A quantitative three-step approach for guiding sandy beach management
Frank A. Ocaña, Eduardo Cuevas, Luis Sauma-Castillo, Melania López-Castro, Edlin Guerra-Castro.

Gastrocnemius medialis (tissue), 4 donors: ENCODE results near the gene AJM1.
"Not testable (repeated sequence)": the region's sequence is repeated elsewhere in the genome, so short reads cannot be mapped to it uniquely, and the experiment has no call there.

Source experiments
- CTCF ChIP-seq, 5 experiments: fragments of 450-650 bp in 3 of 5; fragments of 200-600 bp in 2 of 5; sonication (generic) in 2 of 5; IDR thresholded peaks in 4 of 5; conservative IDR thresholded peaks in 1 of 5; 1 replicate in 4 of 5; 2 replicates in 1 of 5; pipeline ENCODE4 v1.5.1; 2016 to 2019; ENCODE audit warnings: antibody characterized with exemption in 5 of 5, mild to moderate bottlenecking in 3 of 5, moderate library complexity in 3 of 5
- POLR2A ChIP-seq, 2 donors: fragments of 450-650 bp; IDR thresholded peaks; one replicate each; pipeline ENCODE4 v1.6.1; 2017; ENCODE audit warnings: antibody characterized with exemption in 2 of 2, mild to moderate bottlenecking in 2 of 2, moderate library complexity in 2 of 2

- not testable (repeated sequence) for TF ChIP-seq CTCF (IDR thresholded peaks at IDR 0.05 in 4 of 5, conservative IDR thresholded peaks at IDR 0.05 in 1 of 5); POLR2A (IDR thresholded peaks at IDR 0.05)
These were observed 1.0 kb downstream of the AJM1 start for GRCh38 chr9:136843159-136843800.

The complexity of the social, economic, and environmental characteristics of the coastal zone represents a challenge for decision-makers to identify the socio-environmental conditions of sandy beaches and, consequently, the application of effective management measures. In this study, we propose a quantitative three-step approach to meet this need, recognizing the relevance of spatial heterogeneity of the coastal zone and its uses. The first step seeks to evaluate the environmental condition of beaches based on the combined interpretation of standardized indices: Urbanization Index, Conservation Index, and Recreation Index. The second is to classify beaches according to the similarities in these indices to detect trends in use regarding simulated reference sites. The third step aims to identify management strategies and reference conditions for each beach attribute. This three-step approach is illustrated using 24 sandy beaches at six coastal localities in Yucatan, Mexico. As a result, ten beaches were classified as having good environmental conditions, while eight had moderate and six had poor environmental conditions. Beaches were statistically classified into three groups, each with a clear tendency of similarity regarding multipurpose-use simulated reference sites. The results also show that such trends in use are independent of the locality. Finally, appropriate management strategies were recognized for each beach, regardless of the locality to which it belongs. The proposed framework is intended to be applicable for beaches where the main uses are conservation, recreation, coastal development, or a mixture of these uses.